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coolness,-it was an evening of this sort, when Bligh for the last time came upon deck in the capacity of commander; a gentle breeze scarcely rippled the water, and the moon, then in its first quarter, shed its soft light along the surface of the sea. The short and quiet conversation that took place between Bligh and the master on this evening, after the irritation of the morning had subsided only to burst forth again in all the horrors of mutiny and piracy, recalls to one's recollection that beautiful passage of Shakspeare, where, on the evening of the murder, Duncan, on approaching the castle of Macbeth, observes to Banquo

" The air Nimbly and sweetly recommends itself Unto our gentle senses,” &c.

a passage which Sir Joshua Reynolds considers as a striking instance of what in painting is termed repose.

“The subject,” he says, “ of this quiet and easy conversation gives that repose so necessary to the mind after the tumultuous bustle of the preceding scenes, and beautifully contrasts the scene of terror that immediately succeeds.” While on this lovely night Bligh and his master were congratulating themselves on the pleasing prospect of fine weather and a full moon to light them through Endeavour's dangerous straits, the unhappy and deluded Christian was, in all probability, brooding over his wrongs, and meditating on the criminal act he was to perpetrate the following morning; for he has himself stated, that he had just fallen asleep about half after three in the morning, and was much out of order.

The evidence on the court-martial is sufficiently explicit as to the mode in which this act of piracy was committed. By the journal of James Morrison, the following is the account of the transaction as given by Christian himself to the two midshipmen Heywood and Stewart (both of whom had been kept below), the moment they were allowed to come upon deck, after the boat in which were Bligh and his companions had been turned adrift.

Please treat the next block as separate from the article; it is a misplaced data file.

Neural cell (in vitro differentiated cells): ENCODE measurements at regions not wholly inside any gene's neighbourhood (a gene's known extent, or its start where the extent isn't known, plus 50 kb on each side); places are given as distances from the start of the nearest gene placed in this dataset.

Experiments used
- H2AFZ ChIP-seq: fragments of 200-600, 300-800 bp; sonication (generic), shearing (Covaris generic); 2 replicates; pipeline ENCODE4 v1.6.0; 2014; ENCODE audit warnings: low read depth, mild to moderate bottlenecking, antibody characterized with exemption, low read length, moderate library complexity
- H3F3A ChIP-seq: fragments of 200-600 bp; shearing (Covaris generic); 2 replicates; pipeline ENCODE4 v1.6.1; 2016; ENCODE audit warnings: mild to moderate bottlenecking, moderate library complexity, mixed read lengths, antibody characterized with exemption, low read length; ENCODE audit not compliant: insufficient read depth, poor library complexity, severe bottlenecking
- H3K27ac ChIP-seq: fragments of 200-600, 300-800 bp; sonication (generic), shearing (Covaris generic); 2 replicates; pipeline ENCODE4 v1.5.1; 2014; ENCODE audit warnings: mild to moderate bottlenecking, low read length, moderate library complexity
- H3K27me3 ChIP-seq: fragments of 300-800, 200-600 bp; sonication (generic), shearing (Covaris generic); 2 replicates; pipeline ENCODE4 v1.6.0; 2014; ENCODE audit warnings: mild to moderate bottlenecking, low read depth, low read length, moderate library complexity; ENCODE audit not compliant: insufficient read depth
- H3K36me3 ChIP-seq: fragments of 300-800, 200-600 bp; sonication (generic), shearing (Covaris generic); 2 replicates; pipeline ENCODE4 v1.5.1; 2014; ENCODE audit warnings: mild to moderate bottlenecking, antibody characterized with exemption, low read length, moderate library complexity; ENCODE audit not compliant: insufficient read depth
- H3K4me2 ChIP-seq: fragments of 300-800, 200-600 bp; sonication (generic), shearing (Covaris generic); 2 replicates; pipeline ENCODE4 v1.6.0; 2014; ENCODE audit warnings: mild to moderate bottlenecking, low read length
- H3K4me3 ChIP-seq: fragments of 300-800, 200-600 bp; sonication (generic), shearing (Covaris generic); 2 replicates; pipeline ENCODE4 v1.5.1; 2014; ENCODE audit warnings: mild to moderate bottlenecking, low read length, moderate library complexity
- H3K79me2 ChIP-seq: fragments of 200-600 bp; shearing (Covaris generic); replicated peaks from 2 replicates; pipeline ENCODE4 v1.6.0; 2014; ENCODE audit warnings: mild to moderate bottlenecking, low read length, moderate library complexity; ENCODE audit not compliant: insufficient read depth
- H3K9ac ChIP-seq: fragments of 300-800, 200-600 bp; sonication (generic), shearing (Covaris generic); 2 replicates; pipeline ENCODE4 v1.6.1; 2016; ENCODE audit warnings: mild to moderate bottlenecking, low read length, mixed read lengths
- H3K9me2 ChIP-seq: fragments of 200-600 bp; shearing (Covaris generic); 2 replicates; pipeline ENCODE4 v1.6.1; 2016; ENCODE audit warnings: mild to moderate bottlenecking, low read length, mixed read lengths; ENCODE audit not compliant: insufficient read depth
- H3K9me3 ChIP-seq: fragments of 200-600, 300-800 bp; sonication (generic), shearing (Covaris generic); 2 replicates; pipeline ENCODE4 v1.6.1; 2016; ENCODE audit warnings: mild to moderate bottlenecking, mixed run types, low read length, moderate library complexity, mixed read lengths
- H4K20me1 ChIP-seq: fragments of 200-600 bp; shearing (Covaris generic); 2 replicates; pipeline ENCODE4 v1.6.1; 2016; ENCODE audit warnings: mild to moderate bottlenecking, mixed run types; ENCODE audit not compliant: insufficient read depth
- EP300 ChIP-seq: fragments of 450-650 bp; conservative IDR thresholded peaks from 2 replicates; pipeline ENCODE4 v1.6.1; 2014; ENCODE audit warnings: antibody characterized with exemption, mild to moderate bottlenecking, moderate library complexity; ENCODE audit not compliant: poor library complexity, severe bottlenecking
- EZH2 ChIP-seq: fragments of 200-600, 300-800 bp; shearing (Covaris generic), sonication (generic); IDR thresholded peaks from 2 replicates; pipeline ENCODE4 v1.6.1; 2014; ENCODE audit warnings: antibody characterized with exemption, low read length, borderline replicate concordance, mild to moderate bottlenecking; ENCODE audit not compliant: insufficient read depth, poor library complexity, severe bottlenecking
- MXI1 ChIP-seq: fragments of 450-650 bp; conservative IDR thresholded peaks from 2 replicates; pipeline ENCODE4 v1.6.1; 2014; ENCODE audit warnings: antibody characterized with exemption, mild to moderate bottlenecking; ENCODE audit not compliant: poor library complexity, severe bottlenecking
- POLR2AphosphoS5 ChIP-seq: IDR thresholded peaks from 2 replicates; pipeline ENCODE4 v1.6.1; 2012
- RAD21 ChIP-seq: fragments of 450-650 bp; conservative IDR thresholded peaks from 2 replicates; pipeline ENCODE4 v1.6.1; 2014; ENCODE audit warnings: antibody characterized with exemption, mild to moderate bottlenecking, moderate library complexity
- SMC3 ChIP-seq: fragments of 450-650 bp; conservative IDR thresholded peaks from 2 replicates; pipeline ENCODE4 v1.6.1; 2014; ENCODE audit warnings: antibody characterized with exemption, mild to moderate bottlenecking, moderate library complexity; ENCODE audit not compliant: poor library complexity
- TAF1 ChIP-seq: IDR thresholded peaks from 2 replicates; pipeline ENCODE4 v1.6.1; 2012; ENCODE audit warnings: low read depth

He said, that "finding himself much hurt by the treatment he had received from Lieutenant Bligh, he had determined to quit the ship the preceding evening, and had informed the boatswain, carpenter, and two midshipmen (Stewart and Hayward) of his intention to do so; that by them he was supplied with part of a roasted pig, some nails, beads, and other articles of trade, which he put into a bag that was given him by the last-named gentleman; that he put this bag into the clue of Robert Tinkler's hammock, where it was discovered by that young gentleman when going to bed at night, but the business was smothered, and passed off without any further notice. He said he had fastened some staves to a stout plank, with which he intended to make his escape ; but finding he could not effect it during the first and middle watches, as the ship had no way through the water and the people were all moving about, he laid down to rest about half past three in the morning; that when Mr. Stewart called him to relieve the deck at four o'clock, he had but just fallen asleep, and was much out of order; upon observing which Mr. Stewart strenuously advised him to abandon his intention; that as soon as he had taken charge of the deck, he saw Mr. Hayward, the mate of his watch, lie down on the arm-chest to take a nap; and finding that Mr. Hallet, the other midshipman, did not make his appearance, he suddenly formed the resolution of seizing the ship. Disclosing his intention to Matthew Quintal and Isaac Martin, both of whom had been fogged by Lieutenant Bligh, they called up Charles Churchill, who had also tasted the cat, and Matthew Thompson, both of whom readily joined in the plot. That Alexander Smith (alias John Adams), John Williams, and William M'Koy evinced equal willingness, and went with Churchill to the arniourer, of whom they obtained the keys of the arm-chest, under pretence of wanting a musket to fire at a shark then alongside; that finding Mr. Hallet asleep on an arm-chest in the main-hatchway, they roused and sent him on deck. Charles Norman, unconscious of their proceedings, had in the mean time awaked Mr. Hayward and directed his attention to the shark, whose movements he was watching at the moment that Mr. Christian and his confederates came up the forehatchway, after having placed arms in the hands of several men who were not aware of their design. One man, Matthew Thompson, was left in charge of the chest, and he served out arms to Thomas Burkitt and Robert Lamb. Mr. Christian said he then proceeded to secure Lieutenant Bligh, the master, gunner, and botanist.”